• Price (cost) when purchasing stock from vendors
  • Customer sale price
  • Discounted sale prices
  • Manufacturer’s suggested retail price

Handling all these in the context of your organizational structure would require even more exploration and complexity in your data model. While your engineering team could likely accomplish this task, it’s going to take time. Using ready-made solutions can shave weeks or months off your e-commerce data modeling timeline.

 

How Do You Streamline Orders?

Now that you have customers in your database and products available to purchase, you’ll need to think about how to design the order-taking process and data model.

The process of placing an order might look something like this:

  1. A customer places products into their cart while browsing.
  2. The customer decides they want to purchase the products that are in their cart.
  3. They proceed to purchase the order.
  4. The customer gets an emailed receipt or confirmation number.

However, it’s rarely so simple. Placing orders can be deceptively tricky as there are many moving parts:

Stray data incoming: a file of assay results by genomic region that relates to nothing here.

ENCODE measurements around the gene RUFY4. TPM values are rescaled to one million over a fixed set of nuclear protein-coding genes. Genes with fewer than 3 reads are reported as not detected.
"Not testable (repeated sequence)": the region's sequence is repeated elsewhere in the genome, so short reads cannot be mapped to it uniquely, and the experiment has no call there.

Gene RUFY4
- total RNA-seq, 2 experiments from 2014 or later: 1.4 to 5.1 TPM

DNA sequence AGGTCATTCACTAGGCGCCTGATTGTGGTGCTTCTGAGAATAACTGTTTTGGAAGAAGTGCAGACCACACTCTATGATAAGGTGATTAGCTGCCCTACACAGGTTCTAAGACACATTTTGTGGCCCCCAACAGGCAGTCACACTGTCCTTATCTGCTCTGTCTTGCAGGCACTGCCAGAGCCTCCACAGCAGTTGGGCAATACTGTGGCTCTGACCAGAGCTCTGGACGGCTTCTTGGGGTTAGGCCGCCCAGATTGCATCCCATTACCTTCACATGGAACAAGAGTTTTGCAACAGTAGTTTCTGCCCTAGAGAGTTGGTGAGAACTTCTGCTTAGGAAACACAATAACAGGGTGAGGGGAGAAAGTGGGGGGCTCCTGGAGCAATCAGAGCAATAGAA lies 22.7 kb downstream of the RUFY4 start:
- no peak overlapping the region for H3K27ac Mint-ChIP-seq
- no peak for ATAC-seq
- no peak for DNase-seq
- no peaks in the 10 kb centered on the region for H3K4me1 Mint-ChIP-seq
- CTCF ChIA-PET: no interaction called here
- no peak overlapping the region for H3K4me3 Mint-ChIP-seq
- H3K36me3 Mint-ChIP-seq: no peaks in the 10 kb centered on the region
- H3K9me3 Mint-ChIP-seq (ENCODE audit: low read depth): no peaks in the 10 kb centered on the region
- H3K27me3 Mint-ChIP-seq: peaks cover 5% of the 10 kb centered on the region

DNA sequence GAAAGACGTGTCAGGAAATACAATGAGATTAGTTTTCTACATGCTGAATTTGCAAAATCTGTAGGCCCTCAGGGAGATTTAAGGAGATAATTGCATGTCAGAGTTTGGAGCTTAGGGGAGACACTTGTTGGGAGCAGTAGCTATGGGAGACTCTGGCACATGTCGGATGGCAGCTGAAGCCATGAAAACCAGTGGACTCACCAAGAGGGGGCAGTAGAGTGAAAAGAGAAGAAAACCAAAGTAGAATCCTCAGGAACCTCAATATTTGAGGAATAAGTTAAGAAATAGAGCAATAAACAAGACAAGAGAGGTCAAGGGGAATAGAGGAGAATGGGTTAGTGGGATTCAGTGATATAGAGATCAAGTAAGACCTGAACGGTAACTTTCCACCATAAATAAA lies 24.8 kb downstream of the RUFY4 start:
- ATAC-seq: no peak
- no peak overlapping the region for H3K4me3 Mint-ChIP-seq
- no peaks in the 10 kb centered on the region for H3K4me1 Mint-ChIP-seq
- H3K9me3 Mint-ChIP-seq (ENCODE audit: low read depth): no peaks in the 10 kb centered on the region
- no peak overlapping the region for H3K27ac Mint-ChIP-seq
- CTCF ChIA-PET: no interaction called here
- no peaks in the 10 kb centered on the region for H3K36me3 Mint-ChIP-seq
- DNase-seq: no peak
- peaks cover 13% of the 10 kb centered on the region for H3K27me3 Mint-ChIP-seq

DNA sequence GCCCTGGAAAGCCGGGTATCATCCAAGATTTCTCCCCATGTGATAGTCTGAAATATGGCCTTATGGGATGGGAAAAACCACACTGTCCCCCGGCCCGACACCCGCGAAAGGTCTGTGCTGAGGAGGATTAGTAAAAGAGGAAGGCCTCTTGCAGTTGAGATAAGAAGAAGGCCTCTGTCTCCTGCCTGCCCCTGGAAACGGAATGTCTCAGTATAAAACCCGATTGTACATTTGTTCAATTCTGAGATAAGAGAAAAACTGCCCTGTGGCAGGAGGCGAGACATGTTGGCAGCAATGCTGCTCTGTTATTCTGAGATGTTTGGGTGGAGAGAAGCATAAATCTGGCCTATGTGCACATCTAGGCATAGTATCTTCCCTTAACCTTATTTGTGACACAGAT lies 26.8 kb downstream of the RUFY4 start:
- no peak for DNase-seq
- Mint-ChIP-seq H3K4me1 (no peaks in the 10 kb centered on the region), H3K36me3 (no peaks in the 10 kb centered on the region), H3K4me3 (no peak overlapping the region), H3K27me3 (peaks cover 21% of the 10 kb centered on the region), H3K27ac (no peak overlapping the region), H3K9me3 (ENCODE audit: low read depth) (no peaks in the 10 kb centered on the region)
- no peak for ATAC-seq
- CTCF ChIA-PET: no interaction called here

• Products
  • An active cart
  • Cart converted into an order
  • A finalized order with confirmation

If you were to look at a simple data model for an order placement, it might look something like this:

Orders data model

Notice that each row in the ShoppingCartItem table contains the “captured” price of the product. When the customer puts an item into their shopping cart should the price at that moment be “locked-in”? If so, for how long?

Note: How the price functions is a business requirement that would need to be discussed with your product owners, and so on, as mentioned in the "Deep Dive: Pricing" section earlier.

The same question applies to an unpaid order. If a customer has ordered a discounted item, should they be able to keep the promise of that discounted price forever until they pay? Or does it expire?

Other questions to consider for an orders data model might include:

  • Are you tracking analytics on orders?
  • What happens if a customer returns a defective item?
  • Should you handle shipping within the same data model or have a dedicated shipping context/schema?